Optimal Rate Control Under Geologic Uncertainty
- Ahmed Humaid H. Alhuthali (Texas A&M University) | Akhil Datta-Gupta (Texas A&M University) | Bevan Bun Wo Yuen (Saudi Aramco) | Jerry Pasco Fontanilla (Saudi Aramco)
- Document ID
- Society of Petroleum Engineers
- SPE Symposium on Improved Oil Recovery, 20-23 April, Tulsa, Oklahoma, USA
- Publication Date
- Document Type
- Conference Paper
- 2008. Society of Petroleum Engineers
- 5.7.2 Recovery Factors, 7.6.2 Data Integration, 5.1 Reservoir Characterisation, 3.2.6 Produced Water Management, 5.5 Reservoir Simulation, 7.2.3 Decision-making Processes, 4.3.4 Scale, 5.4.1 Waterflooding, 3.3.6 Integrated Modeling, 5.1.9 Four-Dimensional and Four-Component Seismic, 2.3 Completion Monitoring Systems/Intelligent Wells, 2 Well Completion, 5.5.8 History Matching, 5.1.5 Geologic Modeling
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Waterflood optimization via rate control is receiving increased interest because of rapid developments in the smart well completions and i-field technology. The use of inflow control valves (ICV) allows us to optimize the production/injection rates of various segments along the wellbore, thereby maximizing sweep efficiency and delaying water breakthrough. A major challenge for practical field implementation of this technology is dealing with geologic uncertainty. In practice, the reservoir geology is known only in a probabilistic sense; hence, the optimization of smart wells should be carried out in a stochastic framework to account for geologic uncertainty.
We propose a practical and efficient approach for computing optimal injection and production rates accounting for geological uncertainty. The approach relies on equalizing arrival time of the waterfront at all producers using multiple geologic realizations. The main objective is to improve sweep efficiency and thereby improve oil production and recovery. We account for geologic uncertainty using two optimization schemes. The first one is to formulate the objective function in a stochastic form which relies on a combination of expected value and standard deviation combined with a risk attitude coefficient. The second one is to minimize the worst case scenario using a min-max problem formulation. The optimization is performed under operational and facility constraints using a sequential quadratic programming approach. A major advantage of our approach is the analytical computation of the gradient and Hessian of the objective function which makes it computationally efficient and suitable for large field cases.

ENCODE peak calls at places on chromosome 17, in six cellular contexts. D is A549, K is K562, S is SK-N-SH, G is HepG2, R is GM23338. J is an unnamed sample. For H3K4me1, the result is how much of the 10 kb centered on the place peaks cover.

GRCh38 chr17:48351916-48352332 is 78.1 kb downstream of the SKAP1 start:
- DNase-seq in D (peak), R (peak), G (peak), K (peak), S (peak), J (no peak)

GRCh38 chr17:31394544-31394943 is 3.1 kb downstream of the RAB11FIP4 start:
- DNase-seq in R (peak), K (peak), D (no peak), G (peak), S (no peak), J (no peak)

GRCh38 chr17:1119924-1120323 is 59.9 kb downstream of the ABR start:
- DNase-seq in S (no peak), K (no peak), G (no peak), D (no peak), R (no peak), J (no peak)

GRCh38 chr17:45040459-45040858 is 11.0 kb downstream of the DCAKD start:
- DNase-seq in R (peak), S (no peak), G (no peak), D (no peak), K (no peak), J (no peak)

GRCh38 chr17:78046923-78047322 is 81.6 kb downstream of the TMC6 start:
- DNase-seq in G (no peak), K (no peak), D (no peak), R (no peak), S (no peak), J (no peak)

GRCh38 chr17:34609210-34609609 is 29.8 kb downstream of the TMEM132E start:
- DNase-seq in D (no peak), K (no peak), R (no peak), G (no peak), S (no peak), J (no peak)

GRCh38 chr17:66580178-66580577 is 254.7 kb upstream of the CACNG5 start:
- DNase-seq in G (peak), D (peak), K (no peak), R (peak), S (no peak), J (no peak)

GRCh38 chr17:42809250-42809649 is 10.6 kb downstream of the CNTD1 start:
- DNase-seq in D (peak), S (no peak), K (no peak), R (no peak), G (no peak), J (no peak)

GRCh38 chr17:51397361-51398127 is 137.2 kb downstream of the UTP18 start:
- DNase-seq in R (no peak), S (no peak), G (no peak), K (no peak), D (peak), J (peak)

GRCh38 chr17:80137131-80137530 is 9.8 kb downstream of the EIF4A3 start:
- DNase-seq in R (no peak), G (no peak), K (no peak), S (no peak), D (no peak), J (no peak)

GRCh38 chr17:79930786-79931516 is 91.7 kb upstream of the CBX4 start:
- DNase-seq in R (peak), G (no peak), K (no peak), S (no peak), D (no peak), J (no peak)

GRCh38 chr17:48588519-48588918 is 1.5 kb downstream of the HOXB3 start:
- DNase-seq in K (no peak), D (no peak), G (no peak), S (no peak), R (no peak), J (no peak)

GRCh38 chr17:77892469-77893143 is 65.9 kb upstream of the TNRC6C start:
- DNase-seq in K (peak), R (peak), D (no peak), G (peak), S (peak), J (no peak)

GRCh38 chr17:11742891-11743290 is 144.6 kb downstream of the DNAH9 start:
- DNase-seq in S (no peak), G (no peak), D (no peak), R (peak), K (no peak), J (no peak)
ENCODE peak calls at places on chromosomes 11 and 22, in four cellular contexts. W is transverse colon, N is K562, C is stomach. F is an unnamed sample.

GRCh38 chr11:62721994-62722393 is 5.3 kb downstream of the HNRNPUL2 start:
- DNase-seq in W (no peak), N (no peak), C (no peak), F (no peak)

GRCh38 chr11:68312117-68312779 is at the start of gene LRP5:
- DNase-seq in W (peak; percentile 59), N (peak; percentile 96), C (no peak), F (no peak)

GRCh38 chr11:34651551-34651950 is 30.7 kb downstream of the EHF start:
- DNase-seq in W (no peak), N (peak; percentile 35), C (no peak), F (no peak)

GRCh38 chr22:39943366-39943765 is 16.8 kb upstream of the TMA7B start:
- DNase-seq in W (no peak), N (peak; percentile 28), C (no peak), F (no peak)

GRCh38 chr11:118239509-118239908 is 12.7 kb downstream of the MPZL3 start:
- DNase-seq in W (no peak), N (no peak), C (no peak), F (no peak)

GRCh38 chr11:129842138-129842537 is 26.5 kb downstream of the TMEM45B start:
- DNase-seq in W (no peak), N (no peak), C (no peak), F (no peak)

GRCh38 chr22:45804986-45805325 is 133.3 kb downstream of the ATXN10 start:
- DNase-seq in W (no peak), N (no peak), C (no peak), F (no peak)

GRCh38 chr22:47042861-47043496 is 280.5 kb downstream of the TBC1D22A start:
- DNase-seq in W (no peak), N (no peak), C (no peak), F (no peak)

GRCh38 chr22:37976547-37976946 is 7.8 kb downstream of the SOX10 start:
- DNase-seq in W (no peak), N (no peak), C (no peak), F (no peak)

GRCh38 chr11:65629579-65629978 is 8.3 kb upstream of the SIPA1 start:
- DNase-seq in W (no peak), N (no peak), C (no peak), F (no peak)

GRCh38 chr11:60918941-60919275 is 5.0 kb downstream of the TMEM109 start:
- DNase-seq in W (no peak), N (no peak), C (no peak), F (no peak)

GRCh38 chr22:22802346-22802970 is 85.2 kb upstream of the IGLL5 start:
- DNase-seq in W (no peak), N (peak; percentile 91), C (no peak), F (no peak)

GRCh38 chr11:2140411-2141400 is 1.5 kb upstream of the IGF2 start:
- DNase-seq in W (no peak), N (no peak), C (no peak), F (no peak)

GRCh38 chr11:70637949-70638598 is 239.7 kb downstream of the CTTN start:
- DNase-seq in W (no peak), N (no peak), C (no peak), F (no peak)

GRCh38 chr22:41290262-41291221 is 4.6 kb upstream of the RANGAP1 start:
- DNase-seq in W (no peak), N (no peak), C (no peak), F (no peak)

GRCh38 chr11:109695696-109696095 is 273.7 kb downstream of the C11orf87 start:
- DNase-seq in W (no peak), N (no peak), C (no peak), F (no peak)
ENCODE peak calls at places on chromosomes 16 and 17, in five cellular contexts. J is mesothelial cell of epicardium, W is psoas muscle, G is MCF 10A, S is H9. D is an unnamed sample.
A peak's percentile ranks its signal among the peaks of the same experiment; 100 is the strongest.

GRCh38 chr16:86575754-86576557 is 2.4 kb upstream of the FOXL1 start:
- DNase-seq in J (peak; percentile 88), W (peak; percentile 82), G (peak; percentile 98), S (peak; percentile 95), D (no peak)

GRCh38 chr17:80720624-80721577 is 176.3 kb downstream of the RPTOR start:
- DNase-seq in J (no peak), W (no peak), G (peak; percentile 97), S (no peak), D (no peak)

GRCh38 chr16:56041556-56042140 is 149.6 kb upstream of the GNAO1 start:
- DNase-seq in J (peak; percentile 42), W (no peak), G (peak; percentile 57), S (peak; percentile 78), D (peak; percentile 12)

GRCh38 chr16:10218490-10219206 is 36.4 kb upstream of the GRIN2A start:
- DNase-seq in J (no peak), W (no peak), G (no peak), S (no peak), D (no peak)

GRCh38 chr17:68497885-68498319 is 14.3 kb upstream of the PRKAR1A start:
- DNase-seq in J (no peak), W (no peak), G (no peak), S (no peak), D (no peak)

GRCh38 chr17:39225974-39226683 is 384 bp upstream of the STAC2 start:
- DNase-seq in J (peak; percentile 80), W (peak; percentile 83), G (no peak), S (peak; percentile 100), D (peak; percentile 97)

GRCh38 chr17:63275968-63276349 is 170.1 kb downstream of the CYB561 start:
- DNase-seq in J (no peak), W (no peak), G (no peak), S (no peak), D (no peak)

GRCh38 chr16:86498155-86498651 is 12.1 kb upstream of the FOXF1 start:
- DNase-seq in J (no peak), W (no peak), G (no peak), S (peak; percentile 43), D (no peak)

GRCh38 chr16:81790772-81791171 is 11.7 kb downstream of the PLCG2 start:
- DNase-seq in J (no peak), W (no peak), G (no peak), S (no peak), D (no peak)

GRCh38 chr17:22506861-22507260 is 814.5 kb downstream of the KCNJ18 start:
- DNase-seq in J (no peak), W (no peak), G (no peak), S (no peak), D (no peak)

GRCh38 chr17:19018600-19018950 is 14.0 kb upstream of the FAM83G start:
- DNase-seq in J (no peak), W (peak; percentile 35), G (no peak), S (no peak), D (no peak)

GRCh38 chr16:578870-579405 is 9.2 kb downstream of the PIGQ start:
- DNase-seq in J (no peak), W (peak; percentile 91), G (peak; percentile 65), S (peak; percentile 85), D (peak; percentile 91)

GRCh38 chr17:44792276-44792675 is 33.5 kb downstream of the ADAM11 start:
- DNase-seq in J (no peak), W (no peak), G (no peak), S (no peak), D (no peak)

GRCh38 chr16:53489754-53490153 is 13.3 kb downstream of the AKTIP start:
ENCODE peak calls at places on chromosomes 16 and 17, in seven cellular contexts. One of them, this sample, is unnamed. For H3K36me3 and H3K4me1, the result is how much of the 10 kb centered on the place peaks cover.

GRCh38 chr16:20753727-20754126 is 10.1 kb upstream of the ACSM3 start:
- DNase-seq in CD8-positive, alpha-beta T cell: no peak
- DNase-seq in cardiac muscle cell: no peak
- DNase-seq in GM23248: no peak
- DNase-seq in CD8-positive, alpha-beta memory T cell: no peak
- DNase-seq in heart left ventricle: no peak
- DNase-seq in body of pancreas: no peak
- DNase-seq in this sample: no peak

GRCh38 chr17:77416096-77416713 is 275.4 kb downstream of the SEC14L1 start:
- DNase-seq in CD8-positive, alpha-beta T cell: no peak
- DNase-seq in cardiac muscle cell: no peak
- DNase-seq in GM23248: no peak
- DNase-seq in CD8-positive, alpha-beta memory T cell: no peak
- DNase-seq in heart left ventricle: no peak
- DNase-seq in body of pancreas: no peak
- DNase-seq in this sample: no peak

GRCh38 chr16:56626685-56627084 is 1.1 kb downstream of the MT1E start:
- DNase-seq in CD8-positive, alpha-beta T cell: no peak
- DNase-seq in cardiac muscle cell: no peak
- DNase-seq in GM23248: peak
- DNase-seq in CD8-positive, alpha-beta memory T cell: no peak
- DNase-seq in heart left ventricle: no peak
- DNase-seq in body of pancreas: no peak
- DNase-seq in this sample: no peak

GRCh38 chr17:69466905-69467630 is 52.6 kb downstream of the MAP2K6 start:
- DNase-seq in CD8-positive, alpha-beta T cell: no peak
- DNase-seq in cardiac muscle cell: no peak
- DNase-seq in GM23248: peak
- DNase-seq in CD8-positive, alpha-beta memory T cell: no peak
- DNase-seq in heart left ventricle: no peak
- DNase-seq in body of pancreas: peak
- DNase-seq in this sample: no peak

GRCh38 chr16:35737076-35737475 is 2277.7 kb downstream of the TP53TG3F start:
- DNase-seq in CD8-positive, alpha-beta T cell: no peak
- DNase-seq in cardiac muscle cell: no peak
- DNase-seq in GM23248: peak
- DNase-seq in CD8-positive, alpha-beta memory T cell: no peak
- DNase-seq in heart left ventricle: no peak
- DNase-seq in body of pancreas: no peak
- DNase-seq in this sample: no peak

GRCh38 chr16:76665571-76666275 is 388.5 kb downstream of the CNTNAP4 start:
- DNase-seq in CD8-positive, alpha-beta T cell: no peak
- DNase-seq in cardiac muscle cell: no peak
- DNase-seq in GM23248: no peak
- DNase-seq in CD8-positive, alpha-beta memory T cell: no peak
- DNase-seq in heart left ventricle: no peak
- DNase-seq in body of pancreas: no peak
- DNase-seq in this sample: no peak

Multiple examples are presented to support the robustness and efficiency of the proposed optimization scheme. These include 2D synthetic examples for validation and a 3D field-scale application. The role of geologic uncertainty in the outcome of the optimization is demonstrated both during the early stage and also, later stages of waterflooding when substantial production history is available.
The recent increase in oil demand worldwide combined with the decreasing number of new discoveries has underscored the need to efficiently produce existing oil fields. The maturity of most of the existing large fields requires prudent reservoir management and development strategies to maximize recovery. With this goal in mind, the use of smart/complex wells and completions are becoming increasingly common place. Among the various improved recovery schemes, waterflooding is by far the most widely used (Craig 1971; Lake et al., 1992). In spite of its many appealing characteristics, the presence of heterogeneity such as high permeability streaks might yield unfavorable results, causing premature breakthrough, poor sweep and consequently reduce oil production and recovery (Sudaryanto and Yortsos 2001; Brouwer and Jansen 2004; Alhuthali et al., 2007). Various methods have been suggested to mitigate this problem. Among these is smart well completion where the production or the injection section is divided into several intervals (Arenas and Dolle 2003; Glandt 2005). The flow rate at each interval can be independently controlled by inflow control valves (ICVs), making it possible to manage the flood front in highly heterogeneous reservoirs.
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